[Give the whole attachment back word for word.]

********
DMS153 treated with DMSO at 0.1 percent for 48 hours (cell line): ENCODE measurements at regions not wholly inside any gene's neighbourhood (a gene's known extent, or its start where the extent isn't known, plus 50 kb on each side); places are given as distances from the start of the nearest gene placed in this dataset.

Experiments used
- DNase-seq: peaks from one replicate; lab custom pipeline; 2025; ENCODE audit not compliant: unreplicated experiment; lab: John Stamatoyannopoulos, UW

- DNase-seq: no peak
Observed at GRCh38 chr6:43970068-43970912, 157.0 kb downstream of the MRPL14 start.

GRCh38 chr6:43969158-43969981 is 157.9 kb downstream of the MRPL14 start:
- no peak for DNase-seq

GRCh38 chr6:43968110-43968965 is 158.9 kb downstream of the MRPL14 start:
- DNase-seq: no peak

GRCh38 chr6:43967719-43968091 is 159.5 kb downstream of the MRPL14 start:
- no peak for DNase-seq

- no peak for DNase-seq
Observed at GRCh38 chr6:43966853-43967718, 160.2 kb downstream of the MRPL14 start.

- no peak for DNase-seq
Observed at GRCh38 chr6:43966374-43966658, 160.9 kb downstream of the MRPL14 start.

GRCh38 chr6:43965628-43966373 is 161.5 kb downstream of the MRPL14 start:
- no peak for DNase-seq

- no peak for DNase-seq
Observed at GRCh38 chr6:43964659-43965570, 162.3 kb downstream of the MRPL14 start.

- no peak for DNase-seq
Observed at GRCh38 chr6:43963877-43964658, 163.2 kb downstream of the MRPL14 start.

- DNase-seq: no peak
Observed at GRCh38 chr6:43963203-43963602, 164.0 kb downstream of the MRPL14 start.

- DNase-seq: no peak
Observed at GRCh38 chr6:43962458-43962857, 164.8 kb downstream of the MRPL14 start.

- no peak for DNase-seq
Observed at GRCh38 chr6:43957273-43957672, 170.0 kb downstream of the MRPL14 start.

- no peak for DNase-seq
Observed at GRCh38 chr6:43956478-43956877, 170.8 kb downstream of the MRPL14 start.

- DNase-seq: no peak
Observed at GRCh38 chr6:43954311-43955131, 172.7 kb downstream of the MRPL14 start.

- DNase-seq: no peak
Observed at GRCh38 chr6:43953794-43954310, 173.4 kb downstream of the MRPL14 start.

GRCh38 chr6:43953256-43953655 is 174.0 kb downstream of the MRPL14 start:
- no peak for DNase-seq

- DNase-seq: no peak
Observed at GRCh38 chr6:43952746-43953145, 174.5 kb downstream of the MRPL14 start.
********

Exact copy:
DMS153 treated with DMSO at 0.1 percent for 48 hours (cell line): ENCODE measurements at regions not wholly inside any gene's neighbourhood (a gene's known extent, or its start where the extent isn't known, plus 50 kb on each side); places are given as distances from the start of the nearest gene placed in this dataset.

Experiments used
- DNase-seq: peaks from one replicate; lab custom pipeline; 2025; ENCODE audit not compliant: unreplicated experiment; lab: John Stamatoyannopoulos, UW

- DNase-seq: no peak
Observed at GRCh38 chr6:43970068-43970912, 157.0 kb downstream of the MRPL14 start.

GRCh38 chr6:43969158-43969981 is 157.9 kb downstream of the MRPL14 start:
- no peak for DNase-seq

GRCh38 chr6:43968110-43968965 is 158.9 kb downstream of the MRPL14 start:
- DNase-seq: no peak

GRCh38 chr6:43967719-43968091 is 159.5 kb downstream of the MRPL14 start:
- no peak for DNase-seq

- no peak for DNase-seq
Observed at GRCh38 chr6:43966853-43967718, 160.2 kb downstream of the MRPL14 start.

- no peak for DNase-seq
Observed at GRCh38 chr6:43966374-43966658, 160.9 kb downstream of the MRPL14 start.

GRCh38 chr6:43965628-43966373 is 161.5 kb downstream of the MRPL14 start:
- no peak for DNase-seq

- no peak for DNase-seq
Observed at GRCh38 chr6:43964659-43965570, 162.3 kb downstream of the MRPL14 start.

- no peak for DNase-seq
Observed at GRCh38 chr6:43963877-43964658, 163.2 kb downstream of the MRPL14 start.

- DNase-seq: no peak
Observed at GRCh38 chr6:43963203-43963602, 164.0 kb downstream of the MRPL14 start.

- DNase-seq: no peak
Observed at GRCh38 chr6:43962458-43962857, 164.8 kb downstream of the MRPL14 start.

- no peak for DNase-seq
Observed at GRCh38 chr6:43957273-43957672, 170.0 kb downstream of the MRPL14 start.

- no peak for DNase-seq
Observed at GRCh38 chr6:43956478-43956877, 170.8 kb downstream of the MRPL14 start.

- DNase-seq: no peak
Observed at GRCh38 chr6:43954311-43955131, 172.7 kb downstream of the MRPL14 start.

- DNase-seq: no peak
Observed at GRCh38 chr6:43953794-43954310, 173.4 kb downstream of the MRPL14 start.

GRCh38 chr6:43953256-43953655 is 174.0 kb downstream of the MRPL14 start:
- no peak for DNase-seq

- DNase-seq: no peak
Observed at GRCh38 chr6:43952746-43953145, 174.5 kb downstream of the MRPL14 start.